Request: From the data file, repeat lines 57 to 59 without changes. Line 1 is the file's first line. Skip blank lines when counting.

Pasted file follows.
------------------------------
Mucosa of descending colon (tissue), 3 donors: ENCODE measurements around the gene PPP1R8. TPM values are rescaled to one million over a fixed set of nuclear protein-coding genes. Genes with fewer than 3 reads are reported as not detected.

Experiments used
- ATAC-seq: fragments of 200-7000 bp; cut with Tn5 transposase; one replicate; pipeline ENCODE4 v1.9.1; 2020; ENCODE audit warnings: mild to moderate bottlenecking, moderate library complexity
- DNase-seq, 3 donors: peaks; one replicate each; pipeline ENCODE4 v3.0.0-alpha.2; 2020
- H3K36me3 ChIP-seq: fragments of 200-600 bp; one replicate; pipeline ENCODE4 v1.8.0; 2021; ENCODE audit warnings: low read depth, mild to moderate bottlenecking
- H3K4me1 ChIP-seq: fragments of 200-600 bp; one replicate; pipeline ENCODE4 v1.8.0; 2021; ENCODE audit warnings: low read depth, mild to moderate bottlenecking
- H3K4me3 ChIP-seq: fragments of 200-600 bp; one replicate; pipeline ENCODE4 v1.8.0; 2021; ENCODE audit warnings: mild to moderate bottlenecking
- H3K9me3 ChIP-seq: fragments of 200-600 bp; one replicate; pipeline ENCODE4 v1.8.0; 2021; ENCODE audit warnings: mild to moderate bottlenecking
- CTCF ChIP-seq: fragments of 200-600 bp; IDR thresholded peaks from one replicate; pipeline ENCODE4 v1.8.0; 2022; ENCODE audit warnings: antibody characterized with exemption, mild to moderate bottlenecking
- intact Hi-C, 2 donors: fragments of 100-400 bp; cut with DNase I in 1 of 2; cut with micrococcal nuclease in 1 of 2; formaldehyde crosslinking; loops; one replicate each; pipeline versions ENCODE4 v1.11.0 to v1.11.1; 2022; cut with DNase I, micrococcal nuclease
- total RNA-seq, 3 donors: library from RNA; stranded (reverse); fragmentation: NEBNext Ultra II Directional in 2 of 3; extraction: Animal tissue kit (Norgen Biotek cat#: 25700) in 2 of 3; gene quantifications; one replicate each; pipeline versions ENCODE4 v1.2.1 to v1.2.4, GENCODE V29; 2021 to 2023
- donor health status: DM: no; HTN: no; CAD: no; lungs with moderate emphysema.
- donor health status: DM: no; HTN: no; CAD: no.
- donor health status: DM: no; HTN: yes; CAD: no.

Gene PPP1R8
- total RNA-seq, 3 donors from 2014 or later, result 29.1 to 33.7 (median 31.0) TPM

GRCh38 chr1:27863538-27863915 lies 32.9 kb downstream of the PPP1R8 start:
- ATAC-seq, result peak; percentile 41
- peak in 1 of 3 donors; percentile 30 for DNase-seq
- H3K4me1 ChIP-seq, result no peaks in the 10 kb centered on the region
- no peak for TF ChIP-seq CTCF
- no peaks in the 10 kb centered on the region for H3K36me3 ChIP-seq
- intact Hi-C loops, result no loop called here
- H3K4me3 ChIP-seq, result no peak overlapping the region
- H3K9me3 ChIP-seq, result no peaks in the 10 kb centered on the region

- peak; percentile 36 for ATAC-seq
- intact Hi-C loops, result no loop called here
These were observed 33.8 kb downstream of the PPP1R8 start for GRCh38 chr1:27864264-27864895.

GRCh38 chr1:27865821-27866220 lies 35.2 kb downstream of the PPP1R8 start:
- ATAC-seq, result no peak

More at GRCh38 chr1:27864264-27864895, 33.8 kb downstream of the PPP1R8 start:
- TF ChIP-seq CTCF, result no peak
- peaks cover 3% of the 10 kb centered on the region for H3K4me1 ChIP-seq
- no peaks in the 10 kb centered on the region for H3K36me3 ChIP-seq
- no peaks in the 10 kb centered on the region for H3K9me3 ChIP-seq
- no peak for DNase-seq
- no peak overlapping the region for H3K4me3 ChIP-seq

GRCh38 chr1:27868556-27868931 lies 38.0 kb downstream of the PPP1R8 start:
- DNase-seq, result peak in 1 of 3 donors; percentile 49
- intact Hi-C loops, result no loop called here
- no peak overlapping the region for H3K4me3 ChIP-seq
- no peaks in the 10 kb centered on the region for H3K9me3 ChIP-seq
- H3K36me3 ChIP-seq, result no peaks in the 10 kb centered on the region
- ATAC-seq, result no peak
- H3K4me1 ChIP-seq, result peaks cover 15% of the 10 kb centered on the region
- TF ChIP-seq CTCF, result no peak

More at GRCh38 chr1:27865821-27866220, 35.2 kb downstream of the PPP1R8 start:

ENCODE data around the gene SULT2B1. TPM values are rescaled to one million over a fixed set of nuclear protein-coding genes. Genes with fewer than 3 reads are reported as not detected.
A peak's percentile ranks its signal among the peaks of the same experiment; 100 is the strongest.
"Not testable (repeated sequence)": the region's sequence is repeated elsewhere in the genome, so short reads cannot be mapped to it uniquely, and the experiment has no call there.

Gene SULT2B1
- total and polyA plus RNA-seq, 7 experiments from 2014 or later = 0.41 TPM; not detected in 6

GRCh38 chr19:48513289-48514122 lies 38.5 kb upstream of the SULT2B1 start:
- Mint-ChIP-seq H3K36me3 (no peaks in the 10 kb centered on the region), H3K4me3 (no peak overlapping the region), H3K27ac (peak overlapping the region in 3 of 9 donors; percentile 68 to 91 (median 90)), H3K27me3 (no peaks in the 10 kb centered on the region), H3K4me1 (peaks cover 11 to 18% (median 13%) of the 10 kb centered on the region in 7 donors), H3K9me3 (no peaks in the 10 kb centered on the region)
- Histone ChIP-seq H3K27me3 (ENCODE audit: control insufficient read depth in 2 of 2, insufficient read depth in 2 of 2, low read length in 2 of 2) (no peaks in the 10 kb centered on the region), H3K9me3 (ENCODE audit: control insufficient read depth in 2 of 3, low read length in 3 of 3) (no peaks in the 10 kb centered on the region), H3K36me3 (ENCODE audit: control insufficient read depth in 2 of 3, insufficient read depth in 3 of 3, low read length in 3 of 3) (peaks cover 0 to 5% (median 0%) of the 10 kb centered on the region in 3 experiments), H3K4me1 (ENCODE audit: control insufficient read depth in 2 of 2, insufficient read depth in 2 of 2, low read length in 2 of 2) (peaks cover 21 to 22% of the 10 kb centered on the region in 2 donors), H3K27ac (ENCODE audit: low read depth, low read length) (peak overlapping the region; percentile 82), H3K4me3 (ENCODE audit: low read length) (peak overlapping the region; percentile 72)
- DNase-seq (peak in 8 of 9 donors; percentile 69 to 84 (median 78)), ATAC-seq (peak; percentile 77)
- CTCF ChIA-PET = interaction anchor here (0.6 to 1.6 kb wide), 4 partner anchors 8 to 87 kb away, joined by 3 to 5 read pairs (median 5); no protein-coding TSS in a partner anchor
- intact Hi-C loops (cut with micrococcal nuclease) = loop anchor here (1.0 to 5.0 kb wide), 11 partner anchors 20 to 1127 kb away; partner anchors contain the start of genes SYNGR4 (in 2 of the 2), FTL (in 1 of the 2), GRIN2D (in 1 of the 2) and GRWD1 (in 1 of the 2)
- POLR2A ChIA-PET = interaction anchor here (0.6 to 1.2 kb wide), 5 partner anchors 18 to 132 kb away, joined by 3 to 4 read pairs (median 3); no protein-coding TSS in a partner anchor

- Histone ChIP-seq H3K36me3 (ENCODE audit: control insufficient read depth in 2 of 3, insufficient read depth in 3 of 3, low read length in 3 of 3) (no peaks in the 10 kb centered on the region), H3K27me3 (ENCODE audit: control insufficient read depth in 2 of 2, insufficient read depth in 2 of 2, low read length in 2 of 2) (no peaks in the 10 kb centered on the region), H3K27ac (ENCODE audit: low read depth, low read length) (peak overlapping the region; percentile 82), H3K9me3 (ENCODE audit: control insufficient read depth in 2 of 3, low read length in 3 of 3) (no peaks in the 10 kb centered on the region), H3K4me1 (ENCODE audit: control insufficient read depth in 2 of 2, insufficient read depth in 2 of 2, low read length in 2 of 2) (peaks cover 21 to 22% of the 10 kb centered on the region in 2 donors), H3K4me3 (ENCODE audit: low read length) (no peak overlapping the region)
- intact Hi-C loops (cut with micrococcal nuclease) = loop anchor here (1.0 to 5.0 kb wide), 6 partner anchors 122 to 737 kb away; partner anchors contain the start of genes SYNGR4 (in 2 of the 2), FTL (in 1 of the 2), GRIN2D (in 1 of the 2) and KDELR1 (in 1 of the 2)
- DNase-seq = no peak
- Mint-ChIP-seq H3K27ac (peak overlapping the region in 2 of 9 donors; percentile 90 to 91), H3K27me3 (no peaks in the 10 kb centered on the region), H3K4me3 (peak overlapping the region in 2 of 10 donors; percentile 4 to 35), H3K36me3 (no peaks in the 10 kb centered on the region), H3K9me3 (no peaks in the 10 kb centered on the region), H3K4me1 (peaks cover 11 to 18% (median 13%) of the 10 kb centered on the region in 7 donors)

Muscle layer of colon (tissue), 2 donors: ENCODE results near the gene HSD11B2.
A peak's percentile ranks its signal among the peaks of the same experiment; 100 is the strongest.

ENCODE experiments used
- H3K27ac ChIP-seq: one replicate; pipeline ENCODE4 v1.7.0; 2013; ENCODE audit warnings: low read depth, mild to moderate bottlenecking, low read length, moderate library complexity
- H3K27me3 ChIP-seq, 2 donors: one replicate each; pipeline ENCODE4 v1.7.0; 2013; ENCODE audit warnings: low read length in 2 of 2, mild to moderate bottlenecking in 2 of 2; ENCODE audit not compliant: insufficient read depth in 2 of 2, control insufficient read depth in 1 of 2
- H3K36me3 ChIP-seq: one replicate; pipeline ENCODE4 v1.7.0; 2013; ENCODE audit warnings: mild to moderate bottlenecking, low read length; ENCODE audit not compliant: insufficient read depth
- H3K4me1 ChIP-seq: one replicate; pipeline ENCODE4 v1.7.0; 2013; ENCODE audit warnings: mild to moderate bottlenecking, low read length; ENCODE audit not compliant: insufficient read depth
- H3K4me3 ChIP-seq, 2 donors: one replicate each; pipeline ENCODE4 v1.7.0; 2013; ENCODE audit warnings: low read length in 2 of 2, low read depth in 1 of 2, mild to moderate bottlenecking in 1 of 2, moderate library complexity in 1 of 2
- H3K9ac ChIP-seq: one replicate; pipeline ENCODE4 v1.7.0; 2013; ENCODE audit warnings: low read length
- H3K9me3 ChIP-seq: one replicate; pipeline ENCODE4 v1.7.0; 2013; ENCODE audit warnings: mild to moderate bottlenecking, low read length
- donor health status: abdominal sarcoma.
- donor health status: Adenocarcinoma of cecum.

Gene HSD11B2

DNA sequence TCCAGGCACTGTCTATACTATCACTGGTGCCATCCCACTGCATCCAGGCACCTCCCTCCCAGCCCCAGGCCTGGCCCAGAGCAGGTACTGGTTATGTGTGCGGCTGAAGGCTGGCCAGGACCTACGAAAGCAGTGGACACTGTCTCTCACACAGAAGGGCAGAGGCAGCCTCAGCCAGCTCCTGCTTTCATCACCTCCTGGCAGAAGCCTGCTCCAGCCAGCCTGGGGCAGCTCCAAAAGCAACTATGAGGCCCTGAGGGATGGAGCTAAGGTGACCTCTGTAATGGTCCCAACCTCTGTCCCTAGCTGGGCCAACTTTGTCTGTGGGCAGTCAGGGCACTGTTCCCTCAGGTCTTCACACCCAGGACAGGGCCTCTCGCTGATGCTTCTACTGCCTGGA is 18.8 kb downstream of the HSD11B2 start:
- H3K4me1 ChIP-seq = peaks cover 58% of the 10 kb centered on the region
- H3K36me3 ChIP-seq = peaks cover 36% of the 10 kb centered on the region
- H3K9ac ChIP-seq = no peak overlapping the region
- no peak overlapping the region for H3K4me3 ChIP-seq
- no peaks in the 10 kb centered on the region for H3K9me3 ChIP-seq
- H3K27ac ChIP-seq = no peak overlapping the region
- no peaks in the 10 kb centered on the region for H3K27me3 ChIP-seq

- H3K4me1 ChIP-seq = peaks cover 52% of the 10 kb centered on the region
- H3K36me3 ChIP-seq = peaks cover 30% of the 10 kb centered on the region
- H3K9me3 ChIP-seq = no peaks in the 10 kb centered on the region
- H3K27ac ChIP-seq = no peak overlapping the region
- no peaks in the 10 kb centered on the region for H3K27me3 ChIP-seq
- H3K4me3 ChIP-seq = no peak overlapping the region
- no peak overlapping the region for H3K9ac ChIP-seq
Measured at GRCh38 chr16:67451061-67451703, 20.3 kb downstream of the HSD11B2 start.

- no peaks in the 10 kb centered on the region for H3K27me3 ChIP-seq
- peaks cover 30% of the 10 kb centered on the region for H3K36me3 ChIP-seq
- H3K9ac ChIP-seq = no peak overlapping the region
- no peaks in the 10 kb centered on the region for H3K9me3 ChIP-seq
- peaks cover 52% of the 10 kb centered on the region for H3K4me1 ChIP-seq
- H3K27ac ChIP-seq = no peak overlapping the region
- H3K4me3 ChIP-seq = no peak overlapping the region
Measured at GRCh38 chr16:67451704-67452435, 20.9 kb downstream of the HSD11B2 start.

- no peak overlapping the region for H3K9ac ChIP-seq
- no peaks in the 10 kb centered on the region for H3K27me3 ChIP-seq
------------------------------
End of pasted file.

- CTCF ChIA-PET = interaction anchor here (0.6 to 1.6 kb wide), 4 partner anchors 8 to 87 kb away, joined by 3 to 5 read pairs (median 5); no protein-coding TSS in a partner anchor
- intact Hi-C loops (cut with micrococcal nuclease) = loop anchor here (1.0 to 5.0 kb wide), 11 partner anchors 20 to 1127 kb away; partner anchors contain the start of genes SYNGR4 (in 2 of the 2), FTL (in 1 of the 2), GRIN2D (in 1 of the 2) and GRWD1 (in 1 of the 2)
- POLR2A ChIA-PET = interaction anchor here (0.6 to 1.2 kb wide), 5 partner anchors 18 to 132 kb away, joined by 3 to 4 read pairs (median 3); no protein-coding TSS in a partner anchor